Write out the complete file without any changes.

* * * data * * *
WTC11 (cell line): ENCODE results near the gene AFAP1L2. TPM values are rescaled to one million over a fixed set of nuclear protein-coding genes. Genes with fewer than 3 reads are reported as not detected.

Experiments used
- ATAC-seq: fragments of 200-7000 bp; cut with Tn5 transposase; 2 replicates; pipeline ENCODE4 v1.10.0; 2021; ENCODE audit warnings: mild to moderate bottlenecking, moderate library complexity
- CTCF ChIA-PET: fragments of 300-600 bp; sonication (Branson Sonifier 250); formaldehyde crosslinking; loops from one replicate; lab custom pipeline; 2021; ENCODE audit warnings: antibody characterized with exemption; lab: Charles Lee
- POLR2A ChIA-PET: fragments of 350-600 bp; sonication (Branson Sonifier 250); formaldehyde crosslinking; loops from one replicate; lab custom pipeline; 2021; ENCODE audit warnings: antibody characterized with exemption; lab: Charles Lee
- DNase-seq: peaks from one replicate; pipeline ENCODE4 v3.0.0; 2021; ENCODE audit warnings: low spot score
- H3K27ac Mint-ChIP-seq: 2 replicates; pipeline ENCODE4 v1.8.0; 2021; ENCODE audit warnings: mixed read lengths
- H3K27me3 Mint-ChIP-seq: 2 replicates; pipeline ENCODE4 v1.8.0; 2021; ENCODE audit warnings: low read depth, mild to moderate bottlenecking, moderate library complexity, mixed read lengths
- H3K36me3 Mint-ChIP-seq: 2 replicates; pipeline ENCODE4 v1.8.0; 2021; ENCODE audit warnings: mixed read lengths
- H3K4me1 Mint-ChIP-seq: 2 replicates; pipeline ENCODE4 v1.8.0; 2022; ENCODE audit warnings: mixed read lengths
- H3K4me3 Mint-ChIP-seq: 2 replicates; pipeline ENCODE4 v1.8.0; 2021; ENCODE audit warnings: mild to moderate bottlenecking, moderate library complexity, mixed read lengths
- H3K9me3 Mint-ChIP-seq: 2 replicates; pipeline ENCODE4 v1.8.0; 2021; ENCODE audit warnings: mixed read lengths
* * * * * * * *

WTC11 (cell line): ENCODE results near the gene AFAP1L2. TPM values are rescaled to one million over a fixed set of nuclear protein-coding genes. Genes with fewer than 3 reads are reported as not detected.

Experiments used
- ATAC-seq: fragments of 200-7000 bp; cut with Tn5 transposase; 2 replicates; pipeline ENCODE4 v1.10.0; 2021; ENCODE audit warnings: mild to moderate bottlenecking, moderate library complexity
- CTCF ChIA-PET: fragments of 300-600 bp; sonication (Branson Sonifier 250); formaldehyde crosslinking; loops from one replicate; lab custom pipeline; 2021; ENCODE audit warnings: antibody characterized with exemption; lab: Charles Lee
- POLR2A ChIA-PET: fragments of 350-600 bp; sonication (Branson Sonifier 250); formaldehyde crosslinking; loops from one replicate; lab custom pipeline; 2021; ENCODE audit warnings: antibody characterized with exemption; lab: Charles Lee
- DNase-seq: peaks from one replicate; pipeline ENCODE4 v3.0.0; 2021; ENCODE audit warnings: low spot score
- H3K27ac Mint-ChIP-seq: 2 replicates; pipeline ENCODE4 v1.8.0; 2021; ENCODE audit warnings: mixed read lengths
- H3K27me3 Mint-ChIP-seq: 2 replicates; pipeline ENCODE4 v1.8.0; 2021; ENCODE audit warnings: low read depth, mild to moderate bottlenecking, moderate library complexity, mixed read lengths
- H3K36me3 Mint-ChIP-seq: 2 replicates; pipeline ENCODE4 v1.8.0; 2021; ENCODE audit warnings: mixed read lengths
- H3K4me1 Mint-ChIP-seq: 2 replicates; pipeline ENCODE4 v1.8.0; 2022; ENCODE audit warnings: mixed read lengths
- H3K4me3 Mint-ChIP-seq: 2 replicates; pipeline ENCODE4 v1.8.0; 2021; ENCODE audit warnings: mild to moderate bottlenecking, moderate library complexity, mixed read lengths
- H3K9me3 Mint-ChIP-seq: 2 replicates; pipeline ENCODE4 v1.8.0; 2021; ENCODE audit warnings: mixed read lengths